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Thread: Outback

 
  1. #1
    Senior Member mvictoria's Avatar
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    Default Outback

    While watching the film "Australia" the other day, where they translated "Outback" as "el interior", I wondered if there's a more accurate translation for it. "el interior" may refer to any country, whereas "outback" is pretty much exclusive for Australia.

    Any ideas?

  2. #2
    Senior Member MariaLaura's Avatar
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    Default Re: Outback

    I saw that movie the other day too. I have never heard a translation for it, but you're right that Outback is understood to be strictly Australia. Or the steak house .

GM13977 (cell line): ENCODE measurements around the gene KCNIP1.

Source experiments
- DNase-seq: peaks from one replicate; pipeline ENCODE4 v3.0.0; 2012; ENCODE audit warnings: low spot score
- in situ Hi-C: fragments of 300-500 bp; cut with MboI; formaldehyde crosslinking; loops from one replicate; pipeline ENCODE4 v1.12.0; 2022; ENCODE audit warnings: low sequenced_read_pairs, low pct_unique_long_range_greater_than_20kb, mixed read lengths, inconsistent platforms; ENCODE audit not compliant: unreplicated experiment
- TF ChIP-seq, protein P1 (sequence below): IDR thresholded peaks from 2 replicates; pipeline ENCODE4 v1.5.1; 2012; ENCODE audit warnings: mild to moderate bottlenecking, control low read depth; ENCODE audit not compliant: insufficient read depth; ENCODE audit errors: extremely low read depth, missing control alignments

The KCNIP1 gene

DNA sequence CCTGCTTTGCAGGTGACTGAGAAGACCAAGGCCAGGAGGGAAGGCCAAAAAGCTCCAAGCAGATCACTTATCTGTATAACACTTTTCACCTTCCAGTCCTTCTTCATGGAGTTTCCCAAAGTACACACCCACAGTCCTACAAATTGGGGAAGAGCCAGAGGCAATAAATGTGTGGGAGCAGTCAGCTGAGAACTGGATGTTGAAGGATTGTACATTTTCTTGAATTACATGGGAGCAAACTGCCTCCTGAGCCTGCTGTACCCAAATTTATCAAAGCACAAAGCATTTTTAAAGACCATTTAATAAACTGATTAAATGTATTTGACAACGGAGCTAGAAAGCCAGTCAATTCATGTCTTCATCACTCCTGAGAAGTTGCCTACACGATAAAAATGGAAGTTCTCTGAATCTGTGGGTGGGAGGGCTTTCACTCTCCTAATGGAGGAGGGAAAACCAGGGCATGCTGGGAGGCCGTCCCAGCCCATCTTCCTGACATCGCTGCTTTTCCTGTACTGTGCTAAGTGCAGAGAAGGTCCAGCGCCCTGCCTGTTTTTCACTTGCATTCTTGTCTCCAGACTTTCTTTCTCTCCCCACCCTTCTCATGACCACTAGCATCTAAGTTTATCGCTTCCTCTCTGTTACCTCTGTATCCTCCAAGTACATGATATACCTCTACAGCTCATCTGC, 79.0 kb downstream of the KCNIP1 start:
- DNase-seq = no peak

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    Default Re: Outback

    Just ran across this post.

    I think the outback is equivalent to "el monte" or "el chaparral" and maybe "el campo" in Spanish...i.e., country (as in "out in the country") countryside, scrubland, woods, boondocks, boonies, desert, hills, etc. all of which mean out in an unpopulated area.

    It's definitely Australian but we even use the term outback in the US.

    The interior of Austrailia is primarily flat and desert-like (I think) and it is similar to some parts of the western US which we just call "the desert".

    Would "the Pampas" qualify as outback?
    vicente

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